Buddy Cushman Art

engaging stories of hope and joy


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Love Is An Ocean I Can’t Forget

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I am going to the ocean tomorrow. To this place.

I came from the ocean. I know, supposedly we all did, if you’re a Darwin kind of gal or guy. But, specifically, for me, I came from the ocean side. Born in New Bedford – the Whaling City – raised in Wareham, a town filled with beach communities and bays and water all about. I graduated from Cape Cod Community College, a half mile from the Atlantic on those Main Street days, and later Salem State College, a stone’s throw from Salem Harbor/the Atlantic. I lived in Salem for many years, then off to Rockport and its peninsula self into the Atlantic for a winter, eventually to Plum Island and Newburyport, where the mighty Merrimack River flows into the cold ocean there.

When I first left Massachusetts, at age 27, I flew to Los Angeles and lived for a short while in both Venice Beach and Santa Monica. Later crashing in graduate housing at UC Irvine, hard by the Pacific, and working for a spell in San Clemente, able to take an occasional dip there or in Laguna Beach. A few years later it was New Smyrna Beach in Florida,ariel-view then Vero Beach. Back up to Mass and a year-long stint running an HIV/Aids housing program in Provincetown, a block from Cape Cod Bay. I squeezed a year and a half in Oakland, CA somewhere in there, crossing the bridge or taking BART under the San Francisco Bay, while running a kid program in the Lower Haight. Where, with the right eyes, you could see salt water from the tops of the highest hills. And certainly from Berkeley out from Blondies Pizza.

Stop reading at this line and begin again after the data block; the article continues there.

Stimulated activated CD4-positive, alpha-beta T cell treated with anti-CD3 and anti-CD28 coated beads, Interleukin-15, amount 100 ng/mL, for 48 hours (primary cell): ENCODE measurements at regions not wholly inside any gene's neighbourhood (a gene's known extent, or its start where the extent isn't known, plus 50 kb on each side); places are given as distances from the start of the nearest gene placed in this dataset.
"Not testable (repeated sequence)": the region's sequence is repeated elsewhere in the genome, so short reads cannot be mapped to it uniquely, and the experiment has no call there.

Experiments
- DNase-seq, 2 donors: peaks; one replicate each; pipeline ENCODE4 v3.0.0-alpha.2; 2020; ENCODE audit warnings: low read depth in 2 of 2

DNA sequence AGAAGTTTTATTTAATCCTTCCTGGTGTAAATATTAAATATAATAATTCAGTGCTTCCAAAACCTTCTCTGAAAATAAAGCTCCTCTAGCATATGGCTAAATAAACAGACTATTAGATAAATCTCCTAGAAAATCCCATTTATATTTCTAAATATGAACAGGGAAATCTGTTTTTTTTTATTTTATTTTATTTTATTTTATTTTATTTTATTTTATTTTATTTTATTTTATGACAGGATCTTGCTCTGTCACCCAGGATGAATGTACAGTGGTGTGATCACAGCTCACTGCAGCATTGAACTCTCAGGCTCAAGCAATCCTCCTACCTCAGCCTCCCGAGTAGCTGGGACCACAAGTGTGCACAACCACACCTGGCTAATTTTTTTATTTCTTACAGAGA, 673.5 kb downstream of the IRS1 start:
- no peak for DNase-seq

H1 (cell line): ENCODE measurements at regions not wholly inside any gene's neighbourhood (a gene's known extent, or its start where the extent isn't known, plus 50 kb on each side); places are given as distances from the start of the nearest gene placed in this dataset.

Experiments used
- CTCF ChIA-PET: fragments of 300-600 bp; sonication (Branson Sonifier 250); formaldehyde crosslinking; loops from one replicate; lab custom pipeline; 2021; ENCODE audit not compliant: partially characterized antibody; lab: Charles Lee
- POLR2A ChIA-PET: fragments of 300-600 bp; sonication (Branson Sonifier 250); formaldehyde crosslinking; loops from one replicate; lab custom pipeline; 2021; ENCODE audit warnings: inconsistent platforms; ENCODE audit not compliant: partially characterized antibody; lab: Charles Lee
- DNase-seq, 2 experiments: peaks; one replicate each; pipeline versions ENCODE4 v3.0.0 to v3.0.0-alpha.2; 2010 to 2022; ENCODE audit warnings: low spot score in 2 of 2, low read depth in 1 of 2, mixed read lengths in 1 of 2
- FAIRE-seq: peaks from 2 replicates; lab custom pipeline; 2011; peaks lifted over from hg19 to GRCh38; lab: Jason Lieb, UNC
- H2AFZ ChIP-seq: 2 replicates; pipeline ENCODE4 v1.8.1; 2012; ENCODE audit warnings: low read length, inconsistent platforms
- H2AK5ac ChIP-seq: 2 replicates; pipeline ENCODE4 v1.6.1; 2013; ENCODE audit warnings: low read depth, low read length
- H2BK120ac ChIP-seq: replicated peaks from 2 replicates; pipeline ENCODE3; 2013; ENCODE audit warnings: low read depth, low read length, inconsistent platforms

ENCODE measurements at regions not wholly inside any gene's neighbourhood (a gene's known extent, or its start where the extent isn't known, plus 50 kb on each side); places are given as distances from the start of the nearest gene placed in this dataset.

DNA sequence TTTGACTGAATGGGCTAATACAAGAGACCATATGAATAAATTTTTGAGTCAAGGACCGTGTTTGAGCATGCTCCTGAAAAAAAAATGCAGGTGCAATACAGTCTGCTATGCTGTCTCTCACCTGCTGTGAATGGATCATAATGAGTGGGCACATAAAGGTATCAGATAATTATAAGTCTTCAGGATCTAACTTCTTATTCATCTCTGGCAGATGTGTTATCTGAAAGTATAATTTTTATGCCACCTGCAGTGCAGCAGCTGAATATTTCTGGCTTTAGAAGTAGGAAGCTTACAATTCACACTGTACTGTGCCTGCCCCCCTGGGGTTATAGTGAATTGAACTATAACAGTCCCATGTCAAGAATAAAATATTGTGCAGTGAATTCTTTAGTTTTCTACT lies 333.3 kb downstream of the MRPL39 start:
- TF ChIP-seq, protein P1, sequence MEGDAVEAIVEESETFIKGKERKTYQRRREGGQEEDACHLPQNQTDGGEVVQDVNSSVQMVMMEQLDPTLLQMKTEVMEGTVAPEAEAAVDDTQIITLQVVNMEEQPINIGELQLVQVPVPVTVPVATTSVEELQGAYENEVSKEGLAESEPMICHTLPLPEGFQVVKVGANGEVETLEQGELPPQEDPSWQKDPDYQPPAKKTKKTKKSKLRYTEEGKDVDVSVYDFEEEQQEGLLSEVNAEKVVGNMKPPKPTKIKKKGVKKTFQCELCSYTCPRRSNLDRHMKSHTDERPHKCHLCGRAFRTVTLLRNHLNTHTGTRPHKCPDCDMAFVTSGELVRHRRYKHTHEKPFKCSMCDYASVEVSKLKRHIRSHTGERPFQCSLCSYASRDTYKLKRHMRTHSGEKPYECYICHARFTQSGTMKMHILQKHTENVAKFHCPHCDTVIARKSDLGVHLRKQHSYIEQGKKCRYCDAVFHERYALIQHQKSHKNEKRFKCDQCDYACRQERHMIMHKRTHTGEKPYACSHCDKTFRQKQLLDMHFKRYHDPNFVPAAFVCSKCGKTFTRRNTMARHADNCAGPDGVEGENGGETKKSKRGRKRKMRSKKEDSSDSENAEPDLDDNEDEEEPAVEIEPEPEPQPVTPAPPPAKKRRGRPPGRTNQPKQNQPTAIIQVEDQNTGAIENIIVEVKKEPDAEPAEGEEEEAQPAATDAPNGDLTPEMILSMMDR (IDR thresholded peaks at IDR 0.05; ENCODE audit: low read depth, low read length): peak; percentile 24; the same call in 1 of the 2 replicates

Yet somehow, within the reality of this always-by-an-ocean Bedouin life, I ended up in Portland, Oregon. Nearly 100 miles, as the raven flies, to the ocean. The Pacific. The one in the photos above. Some two hours away. Let me paraphrase “Remember the Titans”: How far? Too far? How far? Too far.

You can take the boy out of the ocean – if you must – but I don’t believe you can take the ocean out of the boy. Certainly not this boy…..Ocean si, Portland no.

I married an amazing woman

moonlight+beach+encinitasand her parents live in San Diego, and I have traveled there with her many times and everyone of those times been lucky enough to spend time in the Ocean Beach part of town. And swim there. A lot. We’ve day-tripped up to Encinitas a couple of times and swam at the gorgeous Moonlight Beach as well.

 

But most of the time, for these last eight and a half years of beach-withdrawal life in Portland, I have ached for the ocean. Deep down. I’m a beach boy. Look at my writing: “Ring Around The Rosy” and it’s ocean-side wander from Marion to Rockport; “Astoria Strange” where the Pacific sparkles and shines from the top of the Astoria Column. My current work, “When I Settle For Less“, book one of a novel set in southern California’s imaginary DeLoreal Beach.

You can’t take the boy out.

I’ve been blessed with the fact that my step-daughter Marie’s dad, my wife’s ex, owns with others a cottage three hundred yards from the Pacific Ocean in the Pacific Beach community of Tierra Del Mar. We rent it cheap for the promise of an amazing cleaning by me (and it’s always cleaner after than before), and I’ve been able to go and be there many times these last six years. The last two Marie and I – both writers – have commited to a “Writing Retreat” of five days/four nights, and I am thrilled to say our third such venture begins tomorrow. If the creek don’t rise and there ain’t no meltdown I’ll be right there, where I took those photos at the top, in a little less than 24 hours.

Get to refresh the genetic shadows deep within, of life by the water.

Get to rejoice.

"Gorgeous sunset from UC Berkeley!"


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We Gives and We Takes